You are here
I am interested in biodiversity and the evolution and development of marine invertebrates, particularly ctenophores and cnidarians.
I'm a graduate student in Chris Amemiya's laboratory, studying the biology of chitin in cnidarians:
I've been involved in a number of collaborative projects on diverse invertebrate models:
Demonstrating that ctenophores possess a through-gut (i.e. Everybody Poops): In collaboration with William Browne's lab at the University of Miami, we used fluorescent food to track digestion in ctenophores (comb jellies), showing that they excrete food waste from their aboral pores and not through the mouth. This was exciting, because it shows that "simple" animals are not necessarily so simple, and that the ctenophore body plan (and its developmental processes) may be more complex than previously thought.
Some press about our findings and other cool ctenophore research:
Developing methods for ctenophore cell culture: In light of recent molecular studies suggesting that Ctenophora, one of the most ancient animal lineages, may be sister to the rest of Metazoa, ctenophores have gathered increasing attention as a crucial taxon for understanding the early evolution of animals. While molecular techniques continue to be developed and optimized in ctenophores, cell culture has not yet been widely explored, despite the pivotal importance of cell culture-based in vitro studies for addressing problems among the major developmental model systems. We have improved upon classic techniques for the isolation and maintenance of multiple cell types from primary cell cultures of the lobate ctenophore Mnemiopsis leidyi. These cells can then be utilized for a wide variety of studies that do not require whole animal assays. With our methods, we have enhanced current studies and widened possibilities for future cellular-level research on ctenophores.
Identifying threatened populations of Nautilus pompilius: The Swalla Lab is involved in a collaboration with paleontologist Dr. Peter Ward evaluating Nautilus population biology and species determinations in the Indo-Pacific using a combination of molecular and morphological data. Nautilus are harvested for their shells (most heavily in the Philippines) and the fishery was not regulated at all before 2016. Our data has helped classify nautiluses under CITES Class II protections for harvest and trade. We collected animals from Australia, Philippines, Fiji, and American Samoa. In American Samoa, our research team was joined by Josiah Utch (and the Utch family) and Ridgely Kelly, the founders of a conservation effort to inform the public about the plight of nautilus.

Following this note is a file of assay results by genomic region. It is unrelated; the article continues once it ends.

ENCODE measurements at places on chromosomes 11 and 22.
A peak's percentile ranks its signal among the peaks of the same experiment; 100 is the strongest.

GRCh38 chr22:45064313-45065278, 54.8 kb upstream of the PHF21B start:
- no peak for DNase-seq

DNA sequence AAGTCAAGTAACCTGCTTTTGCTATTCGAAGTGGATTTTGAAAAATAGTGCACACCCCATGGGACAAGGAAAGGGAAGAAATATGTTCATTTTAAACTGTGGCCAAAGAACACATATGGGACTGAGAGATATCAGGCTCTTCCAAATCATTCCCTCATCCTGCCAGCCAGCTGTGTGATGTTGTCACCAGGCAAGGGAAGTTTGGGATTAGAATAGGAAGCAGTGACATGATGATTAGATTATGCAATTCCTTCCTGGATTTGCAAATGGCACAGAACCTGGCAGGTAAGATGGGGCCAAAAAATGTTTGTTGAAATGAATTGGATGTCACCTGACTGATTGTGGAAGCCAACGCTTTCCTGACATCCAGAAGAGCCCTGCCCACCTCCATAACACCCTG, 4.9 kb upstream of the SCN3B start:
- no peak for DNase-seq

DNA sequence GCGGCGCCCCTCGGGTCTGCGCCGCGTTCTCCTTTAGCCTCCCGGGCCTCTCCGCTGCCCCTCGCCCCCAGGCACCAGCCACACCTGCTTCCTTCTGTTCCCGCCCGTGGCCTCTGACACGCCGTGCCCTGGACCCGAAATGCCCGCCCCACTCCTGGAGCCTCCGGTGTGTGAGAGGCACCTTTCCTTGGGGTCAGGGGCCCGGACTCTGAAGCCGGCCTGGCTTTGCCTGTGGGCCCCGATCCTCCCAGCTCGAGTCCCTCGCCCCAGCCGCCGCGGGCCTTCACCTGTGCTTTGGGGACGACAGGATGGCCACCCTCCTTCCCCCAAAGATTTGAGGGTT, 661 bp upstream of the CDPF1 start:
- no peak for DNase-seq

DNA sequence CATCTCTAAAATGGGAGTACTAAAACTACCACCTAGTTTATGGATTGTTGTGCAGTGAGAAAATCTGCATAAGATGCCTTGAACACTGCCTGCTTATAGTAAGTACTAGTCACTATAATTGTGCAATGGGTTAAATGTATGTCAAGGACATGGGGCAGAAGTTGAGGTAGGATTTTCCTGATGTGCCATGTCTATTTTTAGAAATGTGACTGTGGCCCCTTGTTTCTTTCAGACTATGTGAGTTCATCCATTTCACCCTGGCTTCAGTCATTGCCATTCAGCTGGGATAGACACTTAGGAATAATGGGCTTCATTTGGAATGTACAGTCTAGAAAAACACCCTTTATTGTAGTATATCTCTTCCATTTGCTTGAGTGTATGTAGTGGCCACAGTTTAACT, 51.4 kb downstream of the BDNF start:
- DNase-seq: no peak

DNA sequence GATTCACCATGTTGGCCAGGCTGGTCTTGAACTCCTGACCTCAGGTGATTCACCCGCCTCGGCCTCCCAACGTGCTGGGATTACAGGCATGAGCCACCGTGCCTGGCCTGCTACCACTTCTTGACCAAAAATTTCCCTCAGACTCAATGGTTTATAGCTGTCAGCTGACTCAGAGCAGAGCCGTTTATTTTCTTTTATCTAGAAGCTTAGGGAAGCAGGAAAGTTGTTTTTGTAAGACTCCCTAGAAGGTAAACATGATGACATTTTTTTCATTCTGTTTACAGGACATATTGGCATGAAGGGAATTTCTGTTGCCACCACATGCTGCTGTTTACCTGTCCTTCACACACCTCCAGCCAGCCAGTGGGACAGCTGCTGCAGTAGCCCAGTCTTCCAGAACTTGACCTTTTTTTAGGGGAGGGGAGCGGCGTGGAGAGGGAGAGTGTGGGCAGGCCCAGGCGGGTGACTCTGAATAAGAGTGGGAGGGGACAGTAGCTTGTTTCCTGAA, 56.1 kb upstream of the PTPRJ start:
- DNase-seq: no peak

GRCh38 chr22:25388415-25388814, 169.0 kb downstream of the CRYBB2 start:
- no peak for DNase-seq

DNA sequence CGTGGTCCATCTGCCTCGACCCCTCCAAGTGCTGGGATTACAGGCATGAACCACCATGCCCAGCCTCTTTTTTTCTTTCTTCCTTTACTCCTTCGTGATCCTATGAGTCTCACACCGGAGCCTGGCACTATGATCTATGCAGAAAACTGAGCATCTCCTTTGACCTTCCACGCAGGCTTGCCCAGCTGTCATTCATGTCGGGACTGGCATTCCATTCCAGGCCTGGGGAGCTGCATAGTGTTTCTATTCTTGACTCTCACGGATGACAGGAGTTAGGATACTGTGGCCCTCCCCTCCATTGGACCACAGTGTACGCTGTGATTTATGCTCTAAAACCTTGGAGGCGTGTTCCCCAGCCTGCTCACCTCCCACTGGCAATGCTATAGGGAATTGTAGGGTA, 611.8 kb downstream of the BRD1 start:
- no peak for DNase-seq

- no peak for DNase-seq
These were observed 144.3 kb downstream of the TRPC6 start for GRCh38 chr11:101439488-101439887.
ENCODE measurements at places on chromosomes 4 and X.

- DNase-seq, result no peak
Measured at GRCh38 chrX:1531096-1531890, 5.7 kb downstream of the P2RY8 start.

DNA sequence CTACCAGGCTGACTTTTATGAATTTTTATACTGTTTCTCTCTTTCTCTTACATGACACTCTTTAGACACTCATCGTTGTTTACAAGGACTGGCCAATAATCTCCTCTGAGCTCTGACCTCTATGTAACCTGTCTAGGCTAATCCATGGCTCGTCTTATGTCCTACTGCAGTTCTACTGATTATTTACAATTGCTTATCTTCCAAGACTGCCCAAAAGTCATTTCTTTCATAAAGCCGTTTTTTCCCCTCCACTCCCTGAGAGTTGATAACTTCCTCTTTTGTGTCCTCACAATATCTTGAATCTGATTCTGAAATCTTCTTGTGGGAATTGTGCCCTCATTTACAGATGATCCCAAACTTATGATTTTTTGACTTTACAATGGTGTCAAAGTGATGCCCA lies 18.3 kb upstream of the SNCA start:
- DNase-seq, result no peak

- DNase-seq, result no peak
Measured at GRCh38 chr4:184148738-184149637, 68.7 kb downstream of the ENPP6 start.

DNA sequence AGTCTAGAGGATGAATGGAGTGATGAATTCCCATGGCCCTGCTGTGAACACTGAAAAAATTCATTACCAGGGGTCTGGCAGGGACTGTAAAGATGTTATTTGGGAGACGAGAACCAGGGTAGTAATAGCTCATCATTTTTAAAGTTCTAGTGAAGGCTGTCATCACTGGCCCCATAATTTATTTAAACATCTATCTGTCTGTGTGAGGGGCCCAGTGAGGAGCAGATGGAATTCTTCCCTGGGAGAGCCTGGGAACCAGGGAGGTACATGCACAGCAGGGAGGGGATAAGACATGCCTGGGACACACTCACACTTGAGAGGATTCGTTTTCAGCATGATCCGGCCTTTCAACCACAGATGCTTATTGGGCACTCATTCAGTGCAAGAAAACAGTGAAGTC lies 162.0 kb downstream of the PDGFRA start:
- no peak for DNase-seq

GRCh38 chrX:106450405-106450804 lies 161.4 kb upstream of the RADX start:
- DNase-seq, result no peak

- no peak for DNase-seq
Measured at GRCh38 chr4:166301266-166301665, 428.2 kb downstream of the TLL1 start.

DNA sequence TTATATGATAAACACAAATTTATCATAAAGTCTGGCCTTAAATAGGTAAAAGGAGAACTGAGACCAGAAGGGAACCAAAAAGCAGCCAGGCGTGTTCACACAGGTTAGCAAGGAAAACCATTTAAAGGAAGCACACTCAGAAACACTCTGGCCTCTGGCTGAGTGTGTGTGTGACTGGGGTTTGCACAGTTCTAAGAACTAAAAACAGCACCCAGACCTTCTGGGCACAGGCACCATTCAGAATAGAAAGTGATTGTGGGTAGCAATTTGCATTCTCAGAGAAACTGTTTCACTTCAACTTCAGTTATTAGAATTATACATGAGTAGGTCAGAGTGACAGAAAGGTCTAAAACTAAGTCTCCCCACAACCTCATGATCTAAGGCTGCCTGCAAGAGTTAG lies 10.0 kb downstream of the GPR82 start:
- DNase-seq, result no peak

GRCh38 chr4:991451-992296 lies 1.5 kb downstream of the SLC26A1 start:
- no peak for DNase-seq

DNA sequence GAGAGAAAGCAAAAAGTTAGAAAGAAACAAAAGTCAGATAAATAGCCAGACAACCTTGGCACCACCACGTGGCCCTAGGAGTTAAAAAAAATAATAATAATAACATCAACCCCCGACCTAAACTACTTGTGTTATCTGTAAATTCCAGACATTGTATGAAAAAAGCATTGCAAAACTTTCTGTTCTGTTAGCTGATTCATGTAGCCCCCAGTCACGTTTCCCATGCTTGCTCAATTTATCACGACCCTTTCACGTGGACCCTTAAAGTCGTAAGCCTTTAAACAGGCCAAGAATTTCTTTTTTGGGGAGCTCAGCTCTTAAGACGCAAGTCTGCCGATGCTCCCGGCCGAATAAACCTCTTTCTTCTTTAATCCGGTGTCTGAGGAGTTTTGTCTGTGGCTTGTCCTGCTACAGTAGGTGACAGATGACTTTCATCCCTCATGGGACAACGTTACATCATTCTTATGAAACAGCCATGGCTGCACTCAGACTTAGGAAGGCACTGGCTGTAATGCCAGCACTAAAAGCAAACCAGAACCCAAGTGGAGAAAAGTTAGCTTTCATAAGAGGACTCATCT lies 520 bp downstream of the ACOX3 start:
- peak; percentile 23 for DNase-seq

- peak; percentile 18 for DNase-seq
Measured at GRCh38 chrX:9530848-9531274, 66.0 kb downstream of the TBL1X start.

Examining the native range of Phallusia nigra: I collaborated with tunicate taxonomists in four countries to determine the native range of Phallusia nigra, a species that has been described globally in the tropics and is considered introduced in many areas. We examined historical literature and used population genetics to ascertain whether some populations are actually P. nigra or other species that look similar and may be native to those regions. We presented our findings at the SICB national conference in 2013 and have a manuscript in revision.
2011 - Graduate student
University of Washington
Department of Biology
B.S. University of Miami, 2008
Marine Science, Biology
2009-2011 - Research Technician
University of Miami, Miller School of Medicine
Departments of Endocrinology and Pharmacology
Suzy D. C. Bianco Lab
No publications found